History with India, form with Pakistan in crunch tie

Call it patriotism or passion, an India-Pak game evokes extreme reactions. The subcontinent will come to a halt today evening when the two nations go head-to-head in the ICC World T20. Sanjjeev K Samyal reports. Match Reckoner
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Updated on Sep 30, 2012 08:58 AM IST
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Hindustan Times | By Sanjjeev K Samyal, Colombo

Call it patriotism or passion, an India-Pakistan game evokes extreme reactions. The subcontinent will come to a halt on Sunday evening when the two nations go head-to-head in the ICC World Twenty20.

The equation, past results and current form don't count for much. It's all about the game at hand.

Embarrassed by Australia, India are down in the pits, but Dhoni & Co have the chance to wipe off the negativity at one go. That's the impact of a win over the arch-rivals. If you redeem yourself against the old enemy, past mistakes are excused and blunders are accepted.

However, the odds are heavily stacked against India in the much-awaited Super Eights game. Pakistan have never beaten India in either the 50-over World Cup or World T20, but Mohammad Hafeez's men will start as favourites.

The India captain is facing the heat ahead of the do-or-die battle and has too many issues to deal with in the 24-hour break. The least of all is to handle the shattered morale. The constant chopping and changing hasn't helped, it's only left the team unsettled.

Team spirit?
Then, Dhoni has to deal with hurt egos. Virender Sehwag doesn't seem to have taken too kindly to the decision of dropping him, and such issues can affect the team spirit when action is not backed by logic. Going by his record against Pakistan, Sehwag merits his place in the XI. Till late night, he had been left guessing though. The final call was to be taken in the team's morning meeting. If he gets a chance, he will not be short of motivation but, sadly, it will be about proving a point to his captain and coach.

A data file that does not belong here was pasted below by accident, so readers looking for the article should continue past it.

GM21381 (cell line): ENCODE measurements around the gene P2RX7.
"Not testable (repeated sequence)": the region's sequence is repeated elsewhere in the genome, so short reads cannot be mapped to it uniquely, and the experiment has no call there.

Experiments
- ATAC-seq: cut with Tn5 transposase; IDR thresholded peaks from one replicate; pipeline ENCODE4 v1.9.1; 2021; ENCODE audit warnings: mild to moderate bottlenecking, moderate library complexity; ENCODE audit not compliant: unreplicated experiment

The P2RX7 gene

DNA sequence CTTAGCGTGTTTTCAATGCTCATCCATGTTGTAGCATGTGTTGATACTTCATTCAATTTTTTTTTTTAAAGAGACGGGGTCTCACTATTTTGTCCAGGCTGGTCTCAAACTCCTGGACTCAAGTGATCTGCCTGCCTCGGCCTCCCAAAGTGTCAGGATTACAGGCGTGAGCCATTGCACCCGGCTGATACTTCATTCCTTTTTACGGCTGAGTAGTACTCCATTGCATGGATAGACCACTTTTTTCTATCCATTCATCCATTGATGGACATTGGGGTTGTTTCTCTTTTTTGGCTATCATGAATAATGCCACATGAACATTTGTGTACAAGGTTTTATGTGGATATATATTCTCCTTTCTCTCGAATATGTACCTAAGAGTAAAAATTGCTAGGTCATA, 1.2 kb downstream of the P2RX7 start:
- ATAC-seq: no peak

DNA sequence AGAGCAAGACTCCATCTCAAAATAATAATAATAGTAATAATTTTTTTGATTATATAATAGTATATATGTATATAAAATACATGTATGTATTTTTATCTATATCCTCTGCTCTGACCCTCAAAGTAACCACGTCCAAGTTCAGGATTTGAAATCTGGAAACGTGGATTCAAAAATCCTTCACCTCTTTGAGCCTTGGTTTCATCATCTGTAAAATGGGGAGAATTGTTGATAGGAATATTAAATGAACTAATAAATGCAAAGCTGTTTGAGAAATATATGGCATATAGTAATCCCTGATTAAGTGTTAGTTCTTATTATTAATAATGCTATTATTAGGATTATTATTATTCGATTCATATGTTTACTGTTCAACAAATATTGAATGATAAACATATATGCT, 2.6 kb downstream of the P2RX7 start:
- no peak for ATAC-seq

India are still searching for the right balance in batting and bowling. The Australian openers' blitz has confused the think-tank about the effectiveness of playing three spinners. In all probability, the team will be back to playing four bowlers with Piyush Chawla making way for Sehwag. The barrage of bouncers from Pat Cummins has shaken the confidence of quite a few batsmen and overcoming the cobwebs in the mind will be the key for the middle order.

Pakistan are an unpredictable outfit, but when on a roll, they can be difficult to stop. They will have their tails up after the miraculous win against South Africa. In the mind games also they will have the bragging rights after the victory in the warm-up game 12 days ago at the same venue.

Most impressive about the green brigade has been the knack they have shown of wriggling out of pressure situations. They showed it against India when they chased down 185 and performed the Houdini Act against South Africa.

The Men in Blue have been cracking under strain. There were enough signs of nerves against Afghanistan and they crashed when the Aussies turned on the heat on Friday. The Indians have their backs to the wall with virtually no time to regain composure and confidence. But then, as Jacques Kallis says, the challenge of this game lies in being able to change from game to game and over to over.

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